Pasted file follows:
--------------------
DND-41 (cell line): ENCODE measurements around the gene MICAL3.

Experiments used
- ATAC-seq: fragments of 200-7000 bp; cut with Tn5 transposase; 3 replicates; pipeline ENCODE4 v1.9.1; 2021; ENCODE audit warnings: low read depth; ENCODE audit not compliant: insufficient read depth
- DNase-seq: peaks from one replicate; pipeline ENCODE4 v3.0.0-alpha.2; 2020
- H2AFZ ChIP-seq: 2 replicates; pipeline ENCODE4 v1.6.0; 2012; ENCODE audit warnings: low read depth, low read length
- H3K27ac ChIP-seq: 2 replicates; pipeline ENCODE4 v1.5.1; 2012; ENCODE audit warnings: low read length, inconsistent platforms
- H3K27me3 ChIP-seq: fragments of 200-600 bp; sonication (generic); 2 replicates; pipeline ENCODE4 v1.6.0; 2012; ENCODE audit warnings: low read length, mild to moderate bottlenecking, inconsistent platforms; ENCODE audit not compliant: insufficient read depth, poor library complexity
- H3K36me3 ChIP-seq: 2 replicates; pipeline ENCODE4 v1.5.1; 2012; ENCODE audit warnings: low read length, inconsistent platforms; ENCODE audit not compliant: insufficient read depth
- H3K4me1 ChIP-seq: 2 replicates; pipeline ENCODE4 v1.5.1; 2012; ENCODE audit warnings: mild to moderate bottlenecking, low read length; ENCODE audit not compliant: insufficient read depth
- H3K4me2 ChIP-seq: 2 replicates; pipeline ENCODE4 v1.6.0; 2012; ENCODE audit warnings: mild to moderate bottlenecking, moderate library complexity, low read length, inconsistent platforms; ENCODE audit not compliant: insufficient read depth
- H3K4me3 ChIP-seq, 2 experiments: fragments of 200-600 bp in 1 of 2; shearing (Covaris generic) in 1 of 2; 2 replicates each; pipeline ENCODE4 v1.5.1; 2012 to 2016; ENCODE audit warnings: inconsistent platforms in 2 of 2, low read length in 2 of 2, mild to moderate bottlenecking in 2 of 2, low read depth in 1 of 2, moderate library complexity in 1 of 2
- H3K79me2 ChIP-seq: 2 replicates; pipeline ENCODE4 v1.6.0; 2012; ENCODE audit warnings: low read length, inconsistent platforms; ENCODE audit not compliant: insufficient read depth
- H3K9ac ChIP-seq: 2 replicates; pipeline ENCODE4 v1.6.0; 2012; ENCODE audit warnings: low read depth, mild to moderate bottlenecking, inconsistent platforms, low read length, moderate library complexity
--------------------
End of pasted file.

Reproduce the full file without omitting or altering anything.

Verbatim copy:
DND-41 (cell line): ENCODE measurements around the gene MICAL3.

Experiments used
- ATAC-seq: fragments of 200-7000 bp; cut with Tn5 transposase; 3 replicates; pipeline ENCODE4 v1.9.1; 2021; ENCODE audit warnings: low read depth; ENCODE audit not compliant: insufficient read depth
- DNase-seq: peaks from one replicate; pipeline ENCODE4 v3.0.0-alpha.2; 2020
- H2AFZ ChIP-seq: 2 replicates; pipeline ENCODE4 v1.6.0; 2012; ENCODE audit warnings: low read depth, low read length
- H3K27ac ChIP-seq: 2 replicates; pipeline ENCODE4 v1.5.1; 2012; ENCODE audit warnings: low read length, inconsistent platforms
- H3K27me3 ChIP-seq: fragments of 200-600 bp; sonication (generic); 2 replicates; pipeline ENCODE4 v1.6.0; 2012; ENCODE audit warnings: low read length, mild to moderate bottlenecking, inconsistent platforms; ENCODE audit not compliant: insufficient read depth, poor library complexity
- H3K36me3 ChIP-seq: 2 replicates; pipeline ENCODE4 v1.5.1; 2012; ENCODE audit warnings: low read length, inconsistent platforms; ENCODE audit not compliant: insufficient read depth
- H3K4me1 ChIP-seq: 2 replicates; pipeline ENCODE4 v1.5.1; 2012; ENCODE audit warnings: mild to moderate bottlenecking, low read length; ENCODE audit not compliant: insufficient read depth
- H3K4me2 ChIP-seq: 2 replicates; pipeline ENCODE4 v1.6.0; 2012; ENCODE audit warnings: mild to moderate bottlenecking, moderate library complexity, low read length, inconsistent platforms; ENCODE audit not compliant: insufficient read depth
- H3K4me3 ChIP-seq, 2 experiments: fragments of 200-600 bp in 1 of 2; shearing (Covaris generic) in 1 of 2; 2 replicates each; pipeline ENCODE4 v1.5.1; 2012 to 2016; ENCODE audit warnings: inconsistent platforms in 2 of 2, low read length in 2 of 2, mild to moderate bottlenecking in 2 of 2, low read depth in 1 of 2, moderate library complexity in 1 of 2
- H3K79me2 ChIP-seq: 2 replicates; pipeline ENCODE4 v1.6.0; 2012; ENCODE audit warnings: low read length, inconsistent platforms; ENCODE audit not compliant: insufficient read depth
- H3K9ac ChIP-seq: 2 replicates; pipeline ENCODE4 v1.6.0; 2012; ENCODE audit warnings: low read depth, mild to moderate bottlenecking, inconsistent platforms, low read length, moderate library complexity